Oh! The Things That Grow!

by Nancy Casey

The more you look for things that are growing, the more growing things you will find.

Your mission today, in order to write your page, is to notice what’s growing.

You could begin by going outdoors into the spring day and taking a short walk, noticing all the particular types of growing that is happening around you. You could also notice spring growth by parking yourself near a window, or a houseplant.

You don’t have to limit yourself to plants, though. Or animals. Or even the outdoors. Is anything growing in your refrigerator? If you have hair, it’s growing.

Check in with your senses. Can you hear any sounds growing? Are there sensations on your skin that can grow? When something aromatic gets near your nose, what grows?

What grows when you grow drowsy?

Thoughts and ideas can grow in your imagination. They get bigger on their own when our store of information grows. They also grow when they connect to each other. What thoughts have been growing in your mind lately?

Feelings grow, too. Can you find words to describe how feelings like anger or acceptance grow in your mind and body? What grows so big inside you that you laugh? What has to grow so you can make a decision?

Roll the idea of growing around in your mind while you gather your writing tools and prepare your page to write. Draw a line where the title will go and set off a space for a drawing or two. Before you begin to write, wander somewhere.

You can wander physically by going from one random spot to another, indoors or out. You can stay in your chair and pretend you are the camera on a mosquito-sized drone exploring your surroundings. You can send an imaginary drone inside yourself to cruise around and notice what’s going on in your body and mind.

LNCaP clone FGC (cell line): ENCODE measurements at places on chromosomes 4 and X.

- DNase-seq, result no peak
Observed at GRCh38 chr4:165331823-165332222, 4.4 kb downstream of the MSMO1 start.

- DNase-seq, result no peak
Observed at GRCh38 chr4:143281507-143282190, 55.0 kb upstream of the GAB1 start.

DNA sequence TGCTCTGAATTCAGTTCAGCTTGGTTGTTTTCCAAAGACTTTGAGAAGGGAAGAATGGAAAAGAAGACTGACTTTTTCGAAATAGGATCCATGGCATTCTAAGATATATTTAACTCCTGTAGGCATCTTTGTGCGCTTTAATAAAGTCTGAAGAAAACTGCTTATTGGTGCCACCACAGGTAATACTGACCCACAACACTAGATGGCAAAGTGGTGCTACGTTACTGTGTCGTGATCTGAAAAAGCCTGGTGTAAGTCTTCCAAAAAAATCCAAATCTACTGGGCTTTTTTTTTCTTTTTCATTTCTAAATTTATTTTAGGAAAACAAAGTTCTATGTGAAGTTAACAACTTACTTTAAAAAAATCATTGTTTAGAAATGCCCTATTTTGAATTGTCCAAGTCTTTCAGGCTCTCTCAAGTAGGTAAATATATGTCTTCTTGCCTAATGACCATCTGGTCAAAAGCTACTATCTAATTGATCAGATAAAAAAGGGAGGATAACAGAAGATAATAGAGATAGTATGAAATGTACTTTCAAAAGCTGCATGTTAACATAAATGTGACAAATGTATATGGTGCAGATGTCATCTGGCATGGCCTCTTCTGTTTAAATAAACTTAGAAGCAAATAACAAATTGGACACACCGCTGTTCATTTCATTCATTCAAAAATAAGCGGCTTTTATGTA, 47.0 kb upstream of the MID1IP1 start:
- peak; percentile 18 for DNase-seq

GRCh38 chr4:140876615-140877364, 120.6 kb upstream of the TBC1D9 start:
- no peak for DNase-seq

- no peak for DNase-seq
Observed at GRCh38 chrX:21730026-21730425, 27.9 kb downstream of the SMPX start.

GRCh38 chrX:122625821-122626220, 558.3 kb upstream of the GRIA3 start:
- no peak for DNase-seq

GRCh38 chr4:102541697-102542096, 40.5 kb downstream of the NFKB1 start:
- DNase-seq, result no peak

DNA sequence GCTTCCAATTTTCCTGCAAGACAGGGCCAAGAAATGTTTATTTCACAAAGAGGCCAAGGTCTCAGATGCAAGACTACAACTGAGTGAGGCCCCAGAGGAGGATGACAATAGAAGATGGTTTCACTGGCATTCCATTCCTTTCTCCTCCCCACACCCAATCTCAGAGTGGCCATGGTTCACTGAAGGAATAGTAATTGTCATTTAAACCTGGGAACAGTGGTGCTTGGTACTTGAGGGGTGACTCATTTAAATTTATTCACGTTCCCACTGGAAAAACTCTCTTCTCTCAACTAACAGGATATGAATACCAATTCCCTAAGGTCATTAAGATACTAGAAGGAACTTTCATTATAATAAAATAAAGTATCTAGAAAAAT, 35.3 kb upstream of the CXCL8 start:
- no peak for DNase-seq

As you wander, ask, “What’s growing?”

When you notice something growing, write down what it is, how it grows and why you know it is growing.

You might fill the whole page by writing about one single thing. Or your page could turn out to look more like a list. Maybe you would rather draw what you notice growing, so that drawing takes up most of the page and there are only a few words on it.

Regardless of how your page fills up, look everything over when you are finished. Make small changes if you want to. Give your work a title and write the date on it, too.

Here is an example of what someone could write.

You can share your work by posting it as a comment below. You can type it in, or take a photo of it and upload the image.


Nancy Casey has lived in Latah County for many years. You can find more of her work here. She looks forward to having  Write-For-You classes in person again at the Recovery Center. For more information about classes and writing certificates, contact Nancy or the Latah Recovery Center.

 

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